In addition to journals, the researchers examined the most important starting point when searching for scholarly books. While they did not break the findings out just for humanists, which would have been intriguing from a university press perspective, their findings for academia overall show some meaningful differences as compared with journals. In academia, library web pages, discovery tools, and search engines barely edged out general web search engines for first position, with online bookshops such as Google Books and Amazon Kindle (not Amazon writ large) in third position (figure 31).

Ultimately, it is impressive that Gardner and Inger have taken on such a large-scale study, which adds some additional context to our understanding of discovery, especially in its diversity. In a future cycle of this project, it is my hope that some of the methodological shortcomings can be addressed so that the study can provide stronger guidance for service models and business practices.

Roger C. Schonfeld

Roger C. Schonfeld

Roger C. Schonfeld is the vice president of organizational strategy for ITHAKA and of Ithaka S+R’s libraries, scholarly communication, and museums program. Roger leads a team of subject matter and methodological experts and analysts who conduct research and provide advisory services to drive evidence-based innovation and leadership among libraries, publishers, and museums to foster research, learning, and preservation. He serves as a Board Member for the Center for Research Libraries. Previously, Roger was a research associate at The Andrew W. Mellon Foundation.


23 Thoughts on "How Readers Discover Content in Scholarly Publications"

Mentioned in passing, here, is the comment from one scientist that they are “deluged” And, almost 40 years ago, there was a side bar in a physics journal that said that if the researcher were to track all the publications in the specialty area and not do their own research, that at the end of the year, they would be 10 years behind. The problem, of course, in part do to the pub/perish pressure, is that key items of value are often buried in what, to the researcher could be called persiflage (value but, to whom)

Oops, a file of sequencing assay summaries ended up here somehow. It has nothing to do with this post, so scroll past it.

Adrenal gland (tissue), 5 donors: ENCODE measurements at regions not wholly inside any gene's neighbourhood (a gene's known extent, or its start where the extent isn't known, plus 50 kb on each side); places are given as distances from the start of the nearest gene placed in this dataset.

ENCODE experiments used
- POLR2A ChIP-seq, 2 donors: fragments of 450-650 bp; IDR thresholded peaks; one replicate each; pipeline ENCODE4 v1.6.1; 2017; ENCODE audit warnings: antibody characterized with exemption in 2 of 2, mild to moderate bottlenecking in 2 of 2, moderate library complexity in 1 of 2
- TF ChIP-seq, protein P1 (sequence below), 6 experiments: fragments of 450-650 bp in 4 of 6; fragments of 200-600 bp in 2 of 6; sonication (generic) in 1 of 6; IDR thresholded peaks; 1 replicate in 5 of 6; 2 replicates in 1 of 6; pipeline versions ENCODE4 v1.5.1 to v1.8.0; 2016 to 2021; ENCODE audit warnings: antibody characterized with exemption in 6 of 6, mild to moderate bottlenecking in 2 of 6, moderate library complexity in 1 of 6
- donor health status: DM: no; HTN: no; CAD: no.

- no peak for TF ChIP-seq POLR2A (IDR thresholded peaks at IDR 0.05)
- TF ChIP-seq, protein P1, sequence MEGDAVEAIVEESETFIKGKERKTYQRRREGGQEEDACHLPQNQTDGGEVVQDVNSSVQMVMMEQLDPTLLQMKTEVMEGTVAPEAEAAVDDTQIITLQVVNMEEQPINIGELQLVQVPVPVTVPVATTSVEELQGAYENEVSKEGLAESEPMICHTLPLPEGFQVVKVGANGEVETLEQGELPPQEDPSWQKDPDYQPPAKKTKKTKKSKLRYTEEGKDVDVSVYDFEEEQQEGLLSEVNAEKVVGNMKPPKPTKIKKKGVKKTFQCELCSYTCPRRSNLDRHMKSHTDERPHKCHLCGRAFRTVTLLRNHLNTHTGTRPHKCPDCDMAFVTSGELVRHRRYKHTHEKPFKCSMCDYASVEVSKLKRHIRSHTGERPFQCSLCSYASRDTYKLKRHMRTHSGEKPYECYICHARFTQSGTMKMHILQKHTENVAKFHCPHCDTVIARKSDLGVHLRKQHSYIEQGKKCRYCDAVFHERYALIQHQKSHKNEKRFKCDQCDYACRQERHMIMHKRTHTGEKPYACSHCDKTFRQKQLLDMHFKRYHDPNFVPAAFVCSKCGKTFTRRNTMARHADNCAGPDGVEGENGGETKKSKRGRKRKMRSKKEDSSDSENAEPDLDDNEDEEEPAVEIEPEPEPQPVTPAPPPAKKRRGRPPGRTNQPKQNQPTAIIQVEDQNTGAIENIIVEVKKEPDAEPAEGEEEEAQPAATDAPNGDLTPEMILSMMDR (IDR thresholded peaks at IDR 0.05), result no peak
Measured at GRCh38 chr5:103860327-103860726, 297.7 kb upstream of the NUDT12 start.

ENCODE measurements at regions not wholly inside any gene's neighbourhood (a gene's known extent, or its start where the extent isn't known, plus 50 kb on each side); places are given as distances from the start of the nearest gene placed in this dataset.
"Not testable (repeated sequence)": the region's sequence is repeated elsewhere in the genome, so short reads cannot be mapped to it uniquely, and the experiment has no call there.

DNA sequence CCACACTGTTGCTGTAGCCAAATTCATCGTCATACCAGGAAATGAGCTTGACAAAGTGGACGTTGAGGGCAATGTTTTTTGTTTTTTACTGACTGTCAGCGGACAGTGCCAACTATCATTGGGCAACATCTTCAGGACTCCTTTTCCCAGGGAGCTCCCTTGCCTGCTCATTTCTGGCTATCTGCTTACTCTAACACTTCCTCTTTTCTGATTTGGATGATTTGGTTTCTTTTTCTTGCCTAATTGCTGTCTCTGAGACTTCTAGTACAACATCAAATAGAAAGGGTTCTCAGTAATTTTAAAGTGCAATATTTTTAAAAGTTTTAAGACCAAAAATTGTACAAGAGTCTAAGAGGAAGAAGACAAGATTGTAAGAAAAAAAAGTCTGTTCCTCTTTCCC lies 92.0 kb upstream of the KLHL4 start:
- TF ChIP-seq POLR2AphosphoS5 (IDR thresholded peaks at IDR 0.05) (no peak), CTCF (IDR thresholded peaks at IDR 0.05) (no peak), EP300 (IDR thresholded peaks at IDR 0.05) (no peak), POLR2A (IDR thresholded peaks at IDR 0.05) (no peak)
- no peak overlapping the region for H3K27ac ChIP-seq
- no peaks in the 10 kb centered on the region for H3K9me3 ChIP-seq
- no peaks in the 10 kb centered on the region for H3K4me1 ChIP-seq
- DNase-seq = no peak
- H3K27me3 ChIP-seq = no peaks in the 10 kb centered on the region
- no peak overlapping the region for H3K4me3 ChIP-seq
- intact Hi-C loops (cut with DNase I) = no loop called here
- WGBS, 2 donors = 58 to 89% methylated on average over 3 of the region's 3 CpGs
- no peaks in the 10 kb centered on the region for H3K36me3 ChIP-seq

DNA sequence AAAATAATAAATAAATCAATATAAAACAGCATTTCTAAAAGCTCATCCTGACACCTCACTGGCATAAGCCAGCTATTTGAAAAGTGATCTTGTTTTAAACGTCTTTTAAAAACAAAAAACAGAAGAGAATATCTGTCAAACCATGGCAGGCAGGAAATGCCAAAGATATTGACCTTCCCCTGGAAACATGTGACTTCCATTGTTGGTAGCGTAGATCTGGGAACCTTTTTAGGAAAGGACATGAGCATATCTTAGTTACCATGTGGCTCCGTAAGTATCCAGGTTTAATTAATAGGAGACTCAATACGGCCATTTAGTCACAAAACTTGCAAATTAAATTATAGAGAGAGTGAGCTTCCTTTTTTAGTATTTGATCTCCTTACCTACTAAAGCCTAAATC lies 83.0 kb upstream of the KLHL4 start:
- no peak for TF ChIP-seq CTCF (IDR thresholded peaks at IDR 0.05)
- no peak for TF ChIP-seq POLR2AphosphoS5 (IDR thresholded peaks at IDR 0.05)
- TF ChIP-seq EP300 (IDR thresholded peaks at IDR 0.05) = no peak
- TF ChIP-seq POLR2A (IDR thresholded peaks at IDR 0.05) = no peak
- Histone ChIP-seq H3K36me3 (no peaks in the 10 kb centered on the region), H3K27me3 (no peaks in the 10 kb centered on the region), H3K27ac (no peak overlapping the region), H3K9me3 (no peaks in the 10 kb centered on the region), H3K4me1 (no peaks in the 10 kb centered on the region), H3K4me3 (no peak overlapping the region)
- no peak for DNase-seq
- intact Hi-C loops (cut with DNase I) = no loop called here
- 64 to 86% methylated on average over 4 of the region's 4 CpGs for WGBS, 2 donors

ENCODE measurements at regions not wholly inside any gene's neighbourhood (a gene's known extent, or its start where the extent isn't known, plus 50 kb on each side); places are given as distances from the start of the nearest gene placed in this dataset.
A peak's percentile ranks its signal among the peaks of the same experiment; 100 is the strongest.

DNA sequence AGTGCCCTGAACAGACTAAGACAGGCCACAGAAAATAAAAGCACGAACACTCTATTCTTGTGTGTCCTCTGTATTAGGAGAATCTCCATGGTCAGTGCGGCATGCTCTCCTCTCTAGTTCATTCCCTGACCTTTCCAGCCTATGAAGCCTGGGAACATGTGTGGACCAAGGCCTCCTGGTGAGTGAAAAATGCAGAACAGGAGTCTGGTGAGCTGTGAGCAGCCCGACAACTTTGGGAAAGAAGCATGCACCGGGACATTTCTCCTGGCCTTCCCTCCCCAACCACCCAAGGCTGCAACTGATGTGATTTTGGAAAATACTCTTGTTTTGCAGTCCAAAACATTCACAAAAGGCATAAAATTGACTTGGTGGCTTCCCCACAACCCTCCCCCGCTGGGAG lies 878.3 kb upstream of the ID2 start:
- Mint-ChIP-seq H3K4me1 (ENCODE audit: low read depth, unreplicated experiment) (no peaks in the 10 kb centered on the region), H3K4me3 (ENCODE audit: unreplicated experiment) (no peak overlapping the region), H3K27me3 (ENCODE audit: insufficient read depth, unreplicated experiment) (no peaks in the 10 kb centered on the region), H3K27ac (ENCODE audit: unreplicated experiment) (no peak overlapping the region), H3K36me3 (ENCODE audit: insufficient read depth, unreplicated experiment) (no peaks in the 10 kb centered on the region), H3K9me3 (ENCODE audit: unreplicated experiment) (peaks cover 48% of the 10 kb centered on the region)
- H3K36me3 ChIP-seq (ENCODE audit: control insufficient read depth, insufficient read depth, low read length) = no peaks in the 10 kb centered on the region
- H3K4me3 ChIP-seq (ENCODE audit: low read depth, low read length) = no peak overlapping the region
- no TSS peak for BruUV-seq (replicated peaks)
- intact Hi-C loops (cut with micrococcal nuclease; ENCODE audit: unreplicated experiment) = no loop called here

Roger points out that the study went beyond the “scholarly” community which is of interest here. Many of those researchers now have increasingly sophisticated “extraction” engines which are based on “narrative” in that they use more than key words but can provide “profiles” or context, can extract the relevant text for further refinement. While they can extract this, the AI engines which can write narrative from information extracted from large databases, they are not yet able to create meta data or narratives based on the extracted narrative.

At this point in time, for uncollated narrative across publications, scholarly and otherwise, all the techniques noted in this article are important such as peer networks, citation indices, etc. But the bottom line here is the fact that researchers, and even their human assistants are unable to match the growing capability of well trained, deep learning algorithms, that in addition to extracting and collating are also quite capable of stripping out duplications or those that substantially “duplicate”.

Which brings up the interesting points:

a) The vestigial form of even scientific articles not only make it difficult to sort thru for relevance but they increase the articles in length and quantity, especially when the work can be linked to the historic and relevant in the literature

b) The recent articles about early citations and preprints coming out of the biosciences to parallel physics, especially by senior researchers goes back to the “futures” where researchers shared with each other directly, eventually resulting in the first “transactions” or journals to extend access. The rise of AI could see a rebirth of AI supported global sharing.